How will we pay for everything socialism is promising?
This is what everyone wants to know! Let me contextualize my answer a bit, because it’s not quite as simple as drawing up a chart or fitting numbers into an equation, although if you want a quick reference with links to more in-depth plans, here’s what Sanders released last week.
There is a difference between Sanders and Warren: both are shrewd thinkers, but one has the personality of an activist and organizer and the other has the personality of a professor and policy wonk. Accordingly, the two candidates differ in their focus. The great contribution of Elizabeth Warren has been to get into the weeds and demonstrate that generous social programs can, indeed, be paid for. (Others have also joined the conversation; Sanders has recently been lauding a study in the Lancet calculating that Medicare for All would save $450 billion and — more importantly — 68,000 deaths, annually.)
I am glad to see these plans and studies, even as they may also keep us within the realm of a certain rational framework that reinforces the profit-driven messaging of capitalism: like conservative parents asking their children how they’ll pay their bills after they’ve accepted their dream jobs, we run the risk of assuming that the future will neatly and tidily conform to the narrow expectations we’ve already set for it.
Sanders, far more boldly than Warren the accountant (whose being “a capitalist to her bones” is, to my mind, her most significant disqualifier, in addition to the fact that she barely brings up climate change unless so prompted), is a prophet. The extravagant hoarding of wealth by billionaires (three of whom have more money than half of the United States population combined) is a moral wrong; climate change is an existential threat. And whatever we might say about paying for the Green New Deal, it will be much less expensive than trying to recover from the catastrophic effects of the climate crisis.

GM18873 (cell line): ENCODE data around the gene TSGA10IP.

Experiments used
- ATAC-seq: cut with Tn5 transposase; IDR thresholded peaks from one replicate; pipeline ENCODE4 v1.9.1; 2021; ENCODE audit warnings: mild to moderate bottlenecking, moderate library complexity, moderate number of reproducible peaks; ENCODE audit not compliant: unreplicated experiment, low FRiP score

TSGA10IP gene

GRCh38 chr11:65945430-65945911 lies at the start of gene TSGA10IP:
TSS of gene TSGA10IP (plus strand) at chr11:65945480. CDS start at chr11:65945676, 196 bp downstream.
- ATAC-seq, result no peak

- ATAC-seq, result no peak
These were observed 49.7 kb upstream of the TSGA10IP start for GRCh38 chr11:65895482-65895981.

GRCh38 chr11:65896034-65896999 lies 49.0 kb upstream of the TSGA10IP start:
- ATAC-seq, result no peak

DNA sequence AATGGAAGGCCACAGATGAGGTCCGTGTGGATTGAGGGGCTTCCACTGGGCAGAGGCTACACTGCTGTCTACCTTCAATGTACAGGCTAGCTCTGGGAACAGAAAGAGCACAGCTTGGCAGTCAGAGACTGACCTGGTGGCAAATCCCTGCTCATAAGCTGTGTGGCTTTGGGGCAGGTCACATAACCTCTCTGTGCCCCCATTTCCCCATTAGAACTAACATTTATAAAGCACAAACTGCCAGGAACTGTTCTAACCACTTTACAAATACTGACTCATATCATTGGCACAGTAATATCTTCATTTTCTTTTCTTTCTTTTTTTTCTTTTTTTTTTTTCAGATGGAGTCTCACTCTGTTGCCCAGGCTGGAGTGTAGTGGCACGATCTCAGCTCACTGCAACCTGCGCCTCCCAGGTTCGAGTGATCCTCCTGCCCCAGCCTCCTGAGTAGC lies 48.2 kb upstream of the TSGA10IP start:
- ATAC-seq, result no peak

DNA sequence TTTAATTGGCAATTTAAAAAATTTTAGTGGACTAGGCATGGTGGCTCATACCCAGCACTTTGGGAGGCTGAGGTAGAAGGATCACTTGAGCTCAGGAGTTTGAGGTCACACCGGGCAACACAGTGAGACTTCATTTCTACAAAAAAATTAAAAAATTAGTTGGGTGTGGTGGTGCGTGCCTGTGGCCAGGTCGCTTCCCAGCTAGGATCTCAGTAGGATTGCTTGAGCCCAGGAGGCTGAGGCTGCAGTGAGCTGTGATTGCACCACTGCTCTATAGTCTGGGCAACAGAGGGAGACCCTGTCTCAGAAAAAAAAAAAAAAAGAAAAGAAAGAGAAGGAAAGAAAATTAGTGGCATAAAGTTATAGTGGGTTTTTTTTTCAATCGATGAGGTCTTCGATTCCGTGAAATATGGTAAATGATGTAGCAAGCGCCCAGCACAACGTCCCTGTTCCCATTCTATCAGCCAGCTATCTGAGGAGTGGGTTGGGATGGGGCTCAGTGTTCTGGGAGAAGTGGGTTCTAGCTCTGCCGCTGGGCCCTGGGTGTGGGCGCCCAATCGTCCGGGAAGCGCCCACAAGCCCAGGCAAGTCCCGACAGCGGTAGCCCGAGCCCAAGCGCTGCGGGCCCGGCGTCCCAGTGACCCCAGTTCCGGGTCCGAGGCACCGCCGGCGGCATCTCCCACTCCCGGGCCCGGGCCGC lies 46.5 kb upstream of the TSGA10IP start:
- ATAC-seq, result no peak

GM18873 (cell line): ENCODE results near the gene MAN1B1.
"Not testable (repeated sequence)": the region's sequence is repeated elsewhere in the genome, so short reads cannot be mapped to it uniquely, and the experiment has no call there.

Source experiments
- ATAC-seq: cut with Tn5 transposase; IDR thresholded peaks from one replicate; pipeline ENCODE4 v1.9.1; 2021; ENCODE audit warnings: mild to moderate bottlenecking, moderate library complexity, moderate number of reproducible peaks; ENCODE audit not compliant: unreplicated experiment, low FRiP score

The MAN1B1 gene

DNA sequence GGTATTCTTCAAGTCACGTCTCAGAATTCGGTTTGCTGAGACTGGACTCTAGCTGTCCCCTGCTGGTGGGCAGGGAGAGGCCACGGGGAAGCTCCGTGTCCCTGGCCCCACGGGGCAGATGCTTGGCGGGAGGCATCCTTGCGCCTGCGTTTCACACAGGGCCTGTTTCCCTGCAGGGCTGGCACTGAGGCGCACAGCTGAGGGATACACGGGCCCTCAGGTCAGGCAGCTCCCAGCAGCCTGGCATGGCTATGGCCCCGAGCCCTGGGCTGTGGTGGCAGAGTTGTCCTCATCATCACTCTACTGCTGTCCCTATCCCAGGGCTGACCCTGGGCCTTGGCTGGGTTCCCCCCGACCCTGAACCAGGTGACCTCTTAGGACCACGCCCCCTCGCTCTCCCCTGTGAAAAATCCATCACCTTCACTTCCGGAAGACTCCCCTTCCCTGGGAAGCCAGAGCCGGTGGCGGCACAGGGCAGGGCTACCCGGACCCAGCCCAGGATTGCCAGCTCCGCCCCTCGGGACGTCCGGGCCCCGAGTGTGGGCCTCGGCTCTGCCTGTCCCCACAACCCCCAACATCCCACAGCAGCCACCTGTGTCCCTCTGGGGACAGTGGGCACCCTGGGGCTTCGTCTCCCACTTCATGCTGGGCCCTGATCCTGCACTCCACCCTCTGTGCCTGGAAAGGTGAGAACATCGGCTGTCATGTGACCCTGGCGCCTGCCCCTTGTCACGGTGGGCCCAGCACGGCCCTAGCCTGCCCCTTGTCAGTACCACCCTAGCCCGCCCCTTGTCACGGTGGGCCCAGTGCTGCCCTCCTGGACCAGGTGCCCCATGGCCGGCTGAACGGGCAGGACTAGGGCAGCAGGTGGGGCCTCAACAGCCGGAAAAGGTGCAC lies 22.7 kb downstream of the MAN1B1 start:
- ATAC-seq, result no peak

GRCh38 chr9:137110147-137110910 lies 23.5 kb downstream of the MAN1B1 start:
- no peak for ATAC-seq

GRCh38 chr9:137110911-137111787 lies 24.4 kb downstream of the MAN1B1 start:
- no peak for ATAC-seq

“Yvo de Boer, who held the U.N.’s top climate position until 2009, remarked recently that ‘the only way’ negotiators ‘can achieve a 2-degree goal is to shut down the whole global economy.’” Klein judges this a “severe overstatement,” yet “it underlines [the] point that we cannot achieve 8 to 10 percent annual cuts with the array of modest carbon-pricing or green tech solutions usually advocated” (Klein 87). In other words, the revolution in our way of addressing the climate crisis demands a revolution in our way of thinking: yes, we should come up with the best plans to pay for our expenditures and stave off economic ruin, but we must, more than anything, “confront a logic even more entrenched than free trade — the logic of indiscriminate economic growth.” It is not enough “merely to paint our current growth-based economic model green” (86); hard-and-fast atmospheric limits also place limits on economic growth. (And who, of course, runs with and benefits from a greedy philosophy of unlimited economic growth? Not those members of our economy who have no power, but those who have gamed the system so as to launch themselves into the stratosphere of power, the .1 of 1%.)
This is the hard and honest truth behind any conversation about how we’ll pay for the progressive candidates’ policies. The best guesses may be somewhat off; but we need to implement change regardless of the cost. This is where Sanders’s approach is ultimately more important, if less convincing to some Americans, than Warren’s: it lays out the moral demand that we revolutionize our economy, come hell or high water.